Tuning for stability

DSC04259The tuning of autoharps, hammered dulcimers, bowed psaltrys, zithers, kanteles, lap harps and many other zither family instruments is adjusted and maintained by square headed, finely threaded steel rods called zither pins. Their threaded sections are driven into the undersized holes of the wooden pinblocks inside the structure of the instrument. Depending on the integerity of the pinblock, the tuning pins can sometimes be very tight with a lot of holding power. This is a positive condition but it warrants some care and a slightly different tuning technique.


almost useful


soft brass with little leverage


poor quality pot metal with poor fit

To care for the tuning pins, it is necessary to use a quality tuning wrench that engages the square heads of the pins at a variety of positions without excessive wiggle. It must be made of quality materials and shaped so that there is adequate leverage and control for fine tuning. Unfortunately, most of the wrenches we acquire with our instruments are disappointing if not downright hazardous. Most smaller L-wrenches and “clock key” style wrenches with square tips are cast with inferior metals and do not fit solidly on the tuning pins. Since they lack leverage and grip, their tips become stripped and they chew up the tuning pins.


Tuning wrenches with star tips

Don’t be tempted to buy or use those types of wrenches. You will have disappointing results and can risk expensive damage to your instrument’s tuning pins. Instead, acquire a “star tipped” wrench. Two types are readily available in music stores and online. One is a “T” type wrench and the other is a longer “L” type that resembles a piano tuning wrench. Both feature hardened alloy metals with a star shaped tip that firmly engages the pins at a variety of angles. They have longer handles that make them easier to control even very tight pins.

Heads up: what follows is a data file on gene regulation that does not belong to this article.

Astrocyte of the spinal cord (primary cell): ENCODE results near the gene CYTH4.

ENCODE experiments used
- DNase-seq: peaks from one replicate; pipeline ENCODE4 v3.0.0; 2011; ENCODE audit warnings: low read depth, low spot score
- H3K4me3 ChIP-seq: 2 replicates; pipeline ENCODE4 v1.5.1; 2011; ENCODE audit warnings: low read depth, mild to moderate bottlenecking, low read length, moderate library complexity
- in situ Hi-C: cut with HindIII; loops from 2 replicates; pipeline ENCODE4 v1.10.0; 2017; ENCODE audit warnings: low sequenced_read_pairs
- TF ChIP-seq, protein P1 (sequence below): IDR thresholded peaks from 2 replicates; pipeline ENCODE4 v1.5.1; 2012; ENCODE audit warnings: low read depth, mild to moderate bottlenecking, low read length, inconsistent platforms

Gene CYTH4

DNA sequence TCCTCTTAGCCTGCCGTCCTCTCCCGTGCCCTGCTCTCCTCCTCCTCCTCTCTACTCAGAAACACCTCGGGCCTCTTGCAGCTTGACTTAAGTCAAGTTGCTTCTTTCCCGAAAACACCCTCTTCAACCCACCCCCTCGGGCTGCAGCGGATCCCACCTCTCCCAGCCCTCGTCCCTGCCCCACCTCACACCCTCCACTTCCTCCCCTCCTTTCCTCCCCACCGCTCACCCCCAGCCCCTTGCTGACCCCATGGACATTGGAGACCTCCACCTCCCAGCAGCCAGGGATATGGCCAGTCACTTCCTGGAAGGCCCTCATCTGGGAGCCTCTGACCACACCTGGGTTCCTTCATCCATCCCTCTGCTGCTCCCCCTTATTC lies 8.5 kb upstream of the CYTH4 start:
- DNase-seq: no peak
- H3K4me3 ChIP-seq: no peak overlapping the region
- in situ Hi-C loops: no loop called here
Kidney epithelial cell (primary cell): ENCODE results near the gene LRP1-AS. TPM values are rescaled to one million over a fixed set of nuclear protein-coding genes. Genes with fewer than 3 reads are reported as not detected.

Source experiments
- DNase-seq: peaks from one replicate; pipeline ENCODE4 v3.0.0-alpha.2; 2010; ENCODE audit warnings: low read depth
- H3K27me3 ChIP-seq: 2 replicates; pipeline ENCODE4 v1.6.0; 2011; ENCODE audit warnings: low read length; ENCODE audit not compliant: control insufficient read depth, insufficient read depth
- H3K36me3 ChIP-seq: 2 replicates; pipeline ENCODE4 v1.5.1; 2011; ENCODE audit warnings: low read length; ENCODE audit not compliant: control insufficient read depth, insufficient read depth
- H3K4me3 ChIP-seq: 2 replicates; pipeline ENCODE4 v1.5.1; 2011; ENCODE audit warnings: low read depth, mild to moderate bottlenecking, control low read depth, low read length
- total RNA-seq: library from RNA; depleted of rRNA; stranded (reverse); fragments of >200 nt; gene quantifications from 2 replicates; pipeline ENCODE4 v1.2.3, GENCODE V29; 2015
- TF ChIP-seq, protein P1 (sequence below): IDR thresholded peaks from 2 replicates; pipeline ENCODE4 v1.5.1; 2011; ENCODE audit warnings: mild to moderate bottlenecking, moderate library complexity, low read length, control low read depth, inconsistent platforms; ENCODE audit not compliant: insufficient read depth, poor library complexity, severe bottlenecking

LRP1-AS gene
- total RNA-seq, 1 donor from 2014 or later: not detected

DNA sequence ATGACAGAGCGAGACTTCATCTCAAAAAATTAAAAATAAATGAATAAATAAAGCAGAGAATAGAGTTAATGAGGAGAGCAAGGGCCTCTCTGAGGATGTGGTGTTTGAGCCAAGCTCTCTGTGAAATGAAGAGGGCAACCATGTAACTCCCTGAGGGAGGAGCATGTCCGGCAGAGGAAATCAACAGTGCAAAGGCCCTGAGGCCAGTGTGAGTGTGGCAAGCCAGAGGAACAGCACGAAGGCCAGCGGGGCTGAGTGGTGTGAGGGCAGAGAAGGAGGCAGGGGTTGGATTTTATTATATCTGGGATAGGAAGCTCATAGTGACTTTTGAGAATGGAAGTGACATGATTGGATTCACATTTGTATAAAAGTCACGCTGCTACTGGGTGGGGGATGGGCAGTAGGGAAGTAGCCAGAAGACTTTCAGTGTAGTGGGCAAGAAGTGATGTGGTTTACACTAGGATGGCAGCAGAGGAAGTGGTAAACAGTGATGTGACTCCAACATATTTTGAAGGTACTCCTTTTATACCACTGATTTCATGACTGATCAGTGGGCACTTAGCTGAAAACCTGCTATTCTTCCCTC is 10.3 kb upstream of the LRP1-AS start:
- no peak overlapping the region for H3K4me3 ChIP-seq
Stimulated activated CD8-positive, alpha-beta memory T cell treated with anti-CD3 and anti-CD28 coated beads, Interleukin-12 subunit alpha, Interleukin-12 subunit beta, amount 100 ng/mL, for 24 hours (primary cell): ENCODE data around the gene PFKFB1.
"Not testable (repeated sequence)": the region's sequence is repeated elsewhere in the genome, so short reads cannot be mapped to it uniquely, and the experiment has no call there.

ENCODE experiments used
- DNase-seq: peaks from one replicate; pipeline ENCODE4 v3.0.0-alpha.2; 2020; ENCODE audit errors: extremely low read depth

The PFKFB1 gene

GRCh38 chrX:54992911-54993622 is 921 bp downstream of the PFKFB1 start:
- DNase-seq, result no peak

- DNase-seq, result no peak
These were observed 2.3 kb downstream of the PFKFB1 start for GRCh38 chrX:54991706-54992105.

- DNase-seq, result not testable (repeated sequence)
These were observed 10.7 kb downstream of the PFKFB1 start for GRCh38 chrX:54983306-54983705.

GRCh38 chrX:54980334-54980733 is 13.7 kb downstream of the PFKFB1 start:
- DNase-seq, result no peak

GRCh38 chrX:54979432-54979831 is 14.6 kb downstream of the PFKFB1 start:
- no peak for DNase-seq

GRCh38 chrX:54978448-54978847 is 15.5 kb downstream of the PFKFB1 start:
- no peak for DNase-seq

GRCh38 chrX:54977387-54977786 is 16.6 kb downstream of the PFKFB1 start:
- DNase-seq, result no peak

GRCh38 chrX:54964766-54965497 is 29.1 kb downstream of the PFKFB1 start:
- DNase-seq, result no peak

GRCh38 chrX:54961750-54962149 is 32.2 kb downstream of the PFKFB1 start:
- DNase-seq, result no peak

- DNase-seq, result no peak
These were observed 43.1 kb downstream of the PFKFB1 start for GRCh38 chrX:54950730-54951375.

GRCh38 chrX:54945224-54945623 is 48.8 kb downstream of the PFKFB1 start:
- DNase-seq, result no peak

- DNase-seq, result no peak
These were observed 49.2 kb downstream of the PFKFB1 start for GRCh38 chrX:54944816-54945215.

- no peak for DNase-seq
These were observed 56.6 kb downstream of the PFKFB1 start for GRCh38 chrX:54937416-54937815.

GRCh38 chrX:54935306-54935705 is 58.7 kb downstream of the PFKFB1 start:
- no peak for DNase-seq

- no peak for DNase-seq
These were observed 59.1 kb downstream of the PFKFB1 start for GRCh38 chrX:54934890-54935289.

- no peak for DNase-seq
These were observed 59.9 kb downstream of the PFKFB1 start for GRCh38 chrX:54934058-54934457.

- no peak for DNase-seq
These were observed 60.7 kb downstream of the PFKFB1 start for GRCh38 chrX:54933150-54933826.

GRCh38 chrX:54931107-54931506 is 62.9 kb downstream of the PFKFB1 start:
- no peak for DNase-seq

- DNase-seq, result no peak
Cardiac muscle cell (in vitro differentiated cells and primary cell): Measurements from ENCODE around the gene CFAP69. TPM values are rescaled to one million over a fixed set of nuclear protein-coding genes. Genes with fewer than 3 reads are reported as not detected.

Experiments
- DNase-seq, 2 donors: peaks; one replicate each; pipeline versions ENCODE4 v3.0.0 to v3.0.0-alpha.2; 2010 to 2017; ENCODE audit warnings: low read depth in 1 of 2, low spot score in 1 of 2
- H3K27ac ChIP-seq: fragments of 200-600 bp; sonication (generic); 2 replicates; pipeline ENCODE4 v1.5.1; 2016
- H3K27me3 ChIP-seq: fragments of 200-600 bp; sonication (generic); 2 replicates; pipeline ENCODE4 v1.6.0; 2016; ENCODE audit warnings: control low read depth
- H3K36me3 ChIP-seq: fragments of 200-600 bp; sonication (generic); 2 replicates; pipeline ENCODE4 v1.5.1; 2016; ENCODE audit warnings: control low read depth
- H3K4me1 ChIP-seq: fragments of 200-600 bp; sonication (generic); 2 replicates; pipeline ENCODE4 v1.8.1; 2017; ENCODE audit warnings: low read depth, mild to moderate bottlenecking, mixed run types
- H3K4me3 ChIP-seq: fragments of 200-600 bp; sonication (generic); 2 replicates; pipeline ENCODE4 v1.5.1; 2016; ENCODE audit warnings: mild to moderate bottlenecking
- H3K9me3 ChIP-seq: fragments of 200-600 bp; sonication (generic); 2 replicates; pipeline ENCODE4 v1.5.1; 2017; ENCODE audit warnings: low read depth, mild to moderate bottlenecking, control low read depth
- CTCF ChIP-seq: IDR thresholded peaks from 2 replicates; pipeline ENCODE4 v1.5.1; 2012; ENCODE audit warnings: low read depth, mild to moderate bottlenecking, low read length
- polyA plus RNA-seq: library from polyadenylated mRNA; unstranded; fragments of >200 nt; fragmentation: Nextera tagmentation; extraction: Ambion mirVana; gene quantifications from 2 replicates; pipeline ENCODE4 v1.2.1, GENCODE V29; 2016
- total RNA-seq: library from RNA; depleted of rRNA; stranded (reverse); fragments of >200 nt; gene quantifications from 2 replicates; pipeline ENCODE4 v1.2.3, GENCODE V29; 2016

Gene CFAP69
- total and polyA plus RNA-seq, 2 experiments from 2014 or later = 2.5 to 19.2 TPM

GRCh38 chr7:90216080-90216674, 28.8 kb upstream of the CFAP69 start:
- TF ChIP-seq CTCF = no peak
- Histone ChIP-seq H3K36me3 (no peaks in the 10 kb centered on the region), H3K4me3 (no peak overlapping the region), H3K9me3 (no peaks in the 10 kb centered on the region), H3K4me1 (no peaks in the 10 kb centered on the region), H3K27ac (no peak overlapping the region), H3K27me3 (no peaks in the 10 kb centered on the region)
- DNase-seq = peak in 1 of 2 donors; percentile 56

Tuning for better stability

Zithers are very much like pianos only smaller. With my experience as a piano technician I have learned that properly “setting” the pins and equalizing string tension results in a more stable, long lasting tuning. The following techniques that I employ tuning pianos also work with zithers.

When turning a pin righty-tighty, two things happen that affect stability. A section of the string is drawn over the bridges and, in a tight block, the tuning pin twists. These forces briefly become part of the string’s and pin’s short term memories. Tiny kinks where the string previously crossed the bridges are drawn ahead and the twist introduced to the pin lingers. As these forces equalize, the string un-kinks and the pin straightens. When they do, the string is no longer in tune.

As a tiny kink in a string slowly relaxes, the pitch goes slightly flat. While changing the pitch of a string by more than a few cents, stretch it by pressing down on the speaking length with a finger or a narrow piece of wood like a popsicle stick. Check the tuning, pluck the string rather hard, and then check the tuning again. This will help ease the kinks, seat the string on the bridge, and stabilize the string tension.